Bryan Appleyard has been running a series of posts on what I suppose you can call the Downing Street filth machine.
Shaking hands with McBride should be followed by a quick alcohol rub. So WTF was he doing in Downing Street? And why is this Draper still around? I dimly remember he once tried to have dinner with me. I just laughed. The answer is, of course, that they are both products of the dance of death between politicians and the press that began in the mid-nineties. So-called sleaze (I say ‘so-called’ because it wasn’t really worthy of the title, what we have now is much much worse) brought down John Major and Blair launched a control the press project using Mandelson and Campbell. It worked, the press acquiesced by allowing themselves to be convinced that the proper subject of political coverage was the Westminster soap opera and so, for almost fifteen years, we have had crap politics and crapper political journalism. We arrive at the point where a Brown strategist’s idea of strategy is to pump out dirty lies about the opposition, apparently safe in the knowledge that the mere fact that they are lies will not compromise their effectiveness one jot.’There’s no smoke without fire,’ people would say, but, these days, smoke is very seldom accompanied by fire. About Westminster, it is safe to assume nothing you read, see or hear is true. The Brown regime is decadent and depraved. It does Blair but badly. As a result , the idea of political wisdom or dignity is now laughable. It will take British politics a generation to haul itself out of this quagmire.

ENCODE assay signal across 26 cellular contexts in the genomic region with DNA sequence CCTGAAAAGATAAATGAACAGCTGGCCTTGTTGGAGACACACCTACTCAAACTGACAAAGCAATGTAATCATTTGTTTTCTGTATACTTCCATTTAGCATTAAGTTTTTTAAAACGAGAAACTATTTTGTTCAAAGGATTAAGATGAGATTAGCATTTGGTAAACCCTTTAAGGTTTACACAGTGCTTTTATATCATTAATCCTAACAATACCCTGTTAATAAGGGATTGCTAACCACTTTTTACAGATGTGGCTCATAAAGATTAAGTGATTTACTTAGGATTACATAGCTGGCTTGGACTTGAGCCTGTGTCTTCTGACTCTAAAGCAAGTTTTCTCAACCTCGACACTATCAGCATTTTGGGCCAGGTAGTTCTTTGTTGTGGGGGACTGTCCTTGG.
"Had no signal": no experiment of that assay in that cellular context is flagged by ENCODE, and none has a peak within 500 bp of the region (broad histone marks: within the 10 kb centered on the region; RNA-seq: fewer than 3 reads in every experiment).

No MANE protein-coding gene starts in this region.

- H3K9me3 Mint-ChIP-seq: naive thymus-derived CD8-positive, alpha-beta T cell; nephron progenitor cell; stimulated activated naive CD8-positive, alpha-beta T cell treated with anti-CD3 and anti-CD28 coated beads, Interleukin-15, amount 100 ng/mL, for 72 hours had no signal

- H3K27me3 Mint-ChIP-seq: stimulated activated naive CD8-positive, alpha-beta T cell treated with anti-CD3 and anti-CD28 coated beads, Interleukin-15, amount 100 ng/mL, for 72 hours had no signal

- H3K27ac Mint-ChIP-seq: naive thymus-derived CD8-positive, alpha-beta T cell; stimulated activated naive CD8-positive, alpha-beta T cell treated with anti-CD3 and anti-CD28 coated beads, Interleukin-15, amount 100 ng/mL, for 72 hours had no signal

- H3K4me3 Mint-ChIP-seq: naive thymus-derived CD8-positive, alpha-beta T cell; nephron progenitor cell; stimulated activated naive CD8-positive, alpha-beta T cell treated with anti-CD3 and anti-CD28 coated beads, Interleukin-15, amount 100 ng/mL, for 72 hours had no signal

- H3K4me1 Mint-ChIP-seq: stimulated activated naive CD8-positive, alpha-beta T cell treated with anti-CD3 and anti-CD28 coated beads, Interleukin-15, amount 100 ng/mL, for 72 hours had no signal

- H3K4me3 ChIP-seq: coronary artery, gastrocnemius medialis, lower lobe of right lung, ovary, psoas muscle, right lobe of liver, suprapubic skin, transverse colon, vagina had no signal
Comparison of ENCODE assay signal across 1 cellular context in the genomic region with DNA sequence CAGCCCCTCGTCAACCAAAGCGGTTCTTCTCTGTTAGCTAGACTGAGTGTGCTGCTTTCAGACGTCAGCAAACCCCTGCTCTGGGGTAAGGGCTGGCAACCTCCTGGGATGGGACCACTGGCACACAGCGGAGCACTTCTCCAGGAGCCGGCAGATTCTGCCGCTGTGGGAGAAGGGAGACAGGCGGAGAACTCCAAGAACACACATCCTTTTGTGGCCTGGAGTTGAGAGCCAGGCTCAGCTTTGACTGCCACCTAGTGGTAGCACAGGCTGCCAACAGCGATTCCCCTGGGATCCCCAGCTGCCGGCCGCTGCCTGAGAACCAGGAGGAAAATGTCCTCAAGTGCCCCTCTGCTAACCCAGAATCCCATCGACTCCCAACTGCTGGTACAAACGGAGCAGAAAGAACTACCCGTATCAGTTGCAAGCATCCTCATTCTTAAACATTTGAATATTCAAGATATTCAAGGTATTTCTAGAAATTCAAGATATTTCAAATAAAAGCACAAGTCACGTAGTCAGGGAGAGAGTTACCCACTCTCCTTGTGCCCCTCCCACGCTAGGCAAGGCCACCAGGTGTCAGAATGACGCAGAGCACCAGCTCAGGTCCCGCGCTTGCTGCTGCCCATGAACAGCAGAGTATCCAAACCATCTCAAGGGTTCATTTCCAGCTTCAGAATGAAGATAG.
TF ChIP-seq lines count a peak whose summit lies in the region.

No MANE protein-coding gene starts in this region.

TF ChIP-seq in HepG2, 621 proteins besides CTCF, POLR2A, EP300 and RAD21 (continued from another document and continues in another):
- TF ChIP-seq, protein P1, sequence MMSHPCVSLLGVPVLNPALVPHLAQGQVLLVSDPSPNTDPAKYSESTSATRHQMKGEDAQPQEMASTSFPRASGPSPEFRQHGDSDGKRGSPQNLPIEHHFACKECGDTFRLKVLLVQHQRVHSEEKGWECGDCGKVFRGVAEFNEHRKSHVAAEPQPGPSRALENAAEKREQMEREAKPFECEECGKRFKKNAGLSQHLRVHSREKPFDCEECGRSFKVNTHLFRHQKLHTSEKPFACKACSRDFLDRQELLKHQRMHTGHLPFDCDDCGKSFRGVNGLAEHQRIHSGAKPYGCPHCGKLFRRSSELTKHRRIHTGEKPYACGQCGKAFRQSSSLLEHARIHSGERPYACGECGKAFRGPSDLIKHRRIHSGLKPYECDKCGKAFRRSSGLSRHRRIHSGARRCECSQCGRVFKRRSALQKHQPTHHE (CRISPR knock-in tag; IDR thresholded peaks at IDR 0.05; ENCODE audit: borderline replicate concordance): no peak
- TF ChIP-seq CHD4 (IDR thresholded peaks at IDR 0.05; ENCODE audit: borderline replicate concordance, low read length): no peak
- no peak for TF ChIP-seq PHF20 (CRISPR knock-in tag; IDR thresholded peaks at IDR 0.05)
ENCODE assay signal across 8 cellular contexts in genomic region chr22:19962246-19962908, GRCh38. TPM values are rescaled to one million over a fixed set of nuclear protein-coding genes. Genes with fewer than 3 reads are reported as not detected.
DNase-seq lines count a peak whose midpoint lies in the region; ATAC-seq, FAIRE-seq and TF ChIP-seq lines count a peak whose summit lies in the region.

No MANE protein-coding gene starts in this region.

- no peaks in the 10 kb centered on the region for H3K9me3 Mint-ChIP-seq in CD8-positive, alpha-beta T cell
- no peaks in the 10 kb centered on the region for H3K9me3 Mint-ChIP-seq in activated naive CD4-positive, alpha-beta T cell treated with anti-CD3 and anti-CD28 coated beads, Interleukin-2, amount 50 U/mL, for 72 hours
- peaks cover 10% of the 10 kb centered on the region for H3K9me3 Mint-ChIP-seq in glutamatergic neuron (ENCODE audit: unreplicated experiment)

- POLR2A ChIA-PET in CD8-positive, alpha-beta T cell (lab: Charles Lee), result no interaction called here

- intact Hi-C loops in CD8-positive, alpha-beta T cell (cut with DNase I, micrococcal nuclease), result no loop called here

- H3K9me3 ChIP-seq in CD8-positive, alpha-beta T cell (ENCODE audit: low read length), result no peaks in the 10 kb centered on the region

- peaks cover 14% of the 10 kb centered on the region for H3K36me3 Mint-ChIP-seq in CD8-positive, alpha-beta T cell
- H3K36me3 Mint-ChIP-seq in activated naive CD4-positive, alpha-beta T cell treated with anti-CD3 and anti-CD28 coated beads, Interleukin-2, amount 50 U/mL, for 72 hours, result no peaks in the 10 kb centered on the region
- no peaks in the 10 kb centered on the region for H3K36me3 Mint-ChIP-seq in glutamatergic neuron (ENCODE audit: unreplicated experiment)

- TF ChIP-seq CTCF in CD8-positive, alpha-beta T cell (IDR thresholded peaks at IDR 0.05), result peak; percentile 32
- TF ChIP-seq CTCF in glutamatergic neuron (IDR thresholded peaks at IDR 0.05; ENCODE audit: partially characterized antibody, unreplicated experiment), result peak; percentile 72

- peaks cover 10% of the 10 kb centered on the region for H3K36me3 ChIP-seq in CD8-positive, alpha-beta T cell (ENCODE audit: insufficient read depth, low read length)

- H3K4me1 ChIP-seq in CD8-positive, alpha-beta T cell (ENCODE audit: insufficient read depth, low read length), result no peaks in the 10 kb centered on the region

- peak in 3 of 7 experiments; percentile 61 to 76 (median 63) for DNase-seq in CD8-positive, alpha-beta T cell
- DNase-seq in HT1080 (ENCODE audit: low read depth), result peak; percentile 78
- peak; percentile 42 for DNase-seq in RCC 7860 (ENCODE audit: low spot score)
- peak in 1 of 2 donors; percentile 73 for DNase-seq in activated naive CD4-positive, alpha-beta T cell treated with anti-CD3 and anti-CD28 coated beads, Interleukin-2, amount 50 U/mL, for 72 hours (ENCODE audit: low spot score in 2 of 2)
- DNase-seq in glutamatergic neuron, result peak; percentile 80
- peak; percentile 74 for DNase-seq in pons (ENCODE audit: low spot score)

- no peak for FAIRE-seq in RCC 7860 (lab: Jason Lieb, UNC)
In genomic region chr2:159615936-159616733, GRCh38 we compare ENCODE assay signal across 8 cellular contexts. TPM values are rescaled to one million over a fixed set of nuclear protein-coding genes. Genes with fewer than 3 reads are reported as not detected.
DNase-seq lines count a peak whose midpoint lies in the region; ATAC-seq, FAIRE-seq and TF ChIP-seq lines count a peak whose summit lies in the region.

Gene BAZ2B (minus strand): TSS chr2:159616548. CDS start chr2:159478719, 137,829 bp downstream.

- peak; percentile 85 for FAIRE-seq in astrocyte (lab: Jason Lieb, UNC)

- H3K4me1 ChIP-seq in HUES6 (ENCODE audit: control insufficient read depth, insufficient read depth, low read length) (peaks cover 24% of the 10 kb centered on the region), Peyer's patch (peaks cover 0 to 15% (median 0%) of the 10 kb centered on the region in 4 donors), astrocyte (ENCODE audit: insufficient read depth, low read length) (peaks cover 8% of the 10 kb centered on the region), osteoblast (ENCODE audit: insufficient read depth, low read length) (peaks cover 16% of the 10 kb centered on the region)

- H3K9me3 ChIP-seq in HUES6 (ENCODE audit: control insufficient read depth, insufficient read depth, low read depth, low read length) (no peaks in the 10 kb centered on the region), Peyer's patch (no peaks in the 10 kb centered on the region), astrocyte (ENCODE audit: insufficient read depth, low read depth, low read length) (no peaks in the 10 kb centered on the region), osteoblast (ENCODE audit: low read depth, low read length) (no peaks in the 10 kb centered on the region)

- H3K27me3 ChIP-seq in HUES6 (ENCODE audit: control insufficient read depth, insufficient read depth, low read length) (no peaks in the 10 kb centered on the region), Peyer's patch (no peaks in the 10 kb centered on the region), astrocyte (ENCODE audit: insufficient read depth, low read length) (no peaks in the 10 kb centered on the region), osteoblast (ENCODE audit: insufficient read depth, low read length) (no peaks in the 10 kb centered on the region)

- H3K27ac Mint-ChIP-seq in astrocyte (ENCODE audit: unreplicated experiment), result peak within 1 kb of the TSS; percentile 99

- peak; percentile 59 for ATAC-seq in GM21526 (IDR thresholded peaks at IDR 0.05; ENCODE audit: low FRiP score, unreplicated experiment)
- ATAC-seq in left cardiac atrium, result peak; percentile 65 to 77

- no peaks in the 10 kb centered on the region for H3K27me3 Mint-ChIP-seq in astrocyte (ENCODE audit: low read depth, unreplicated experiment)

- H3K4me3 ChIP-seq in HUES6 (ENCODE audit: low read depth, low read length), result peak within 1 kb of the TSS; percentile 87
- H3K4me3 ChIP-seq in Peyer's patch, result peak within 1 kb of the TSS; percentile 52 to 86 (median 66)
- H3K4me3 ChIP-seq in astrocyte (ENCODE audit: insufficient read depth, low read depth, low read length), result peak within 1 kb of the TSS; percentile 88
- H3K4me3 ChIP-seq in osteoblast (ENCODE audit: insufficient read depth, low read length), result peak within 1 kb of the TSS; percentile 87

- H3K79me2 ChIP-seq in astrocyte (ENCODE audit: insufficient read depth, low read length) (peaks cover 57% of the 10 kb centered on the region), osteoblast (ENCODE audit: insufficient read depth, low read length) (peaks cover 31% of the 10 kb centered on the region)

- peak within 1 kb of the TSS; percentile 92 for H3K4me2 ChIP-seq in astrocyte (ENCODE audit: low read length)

Read the whole thing here
This strikes me as exactly right. There is a dreadful tendency in Westminster journalism to pretend that the world twas ever thus and there is nothing new under the sun. In fact the spectacle of aides to a Prime Minister plotting to spread lies about the mental health of the wife of a political opponent IS a disgusting novelty – the end of a cumulative process of degradation. I say “the end”, but of course unless people make a stand it won’t be the end and we will carry on downwards.
Tom Paine said in Common Sense
A long habit of not thinking a thing wrong, gives it a superficial appearance of being right, and raises at first a formidable outcry in defense of custom.
The key is to break the habit before it forms, think it wrong right away and say so loudly.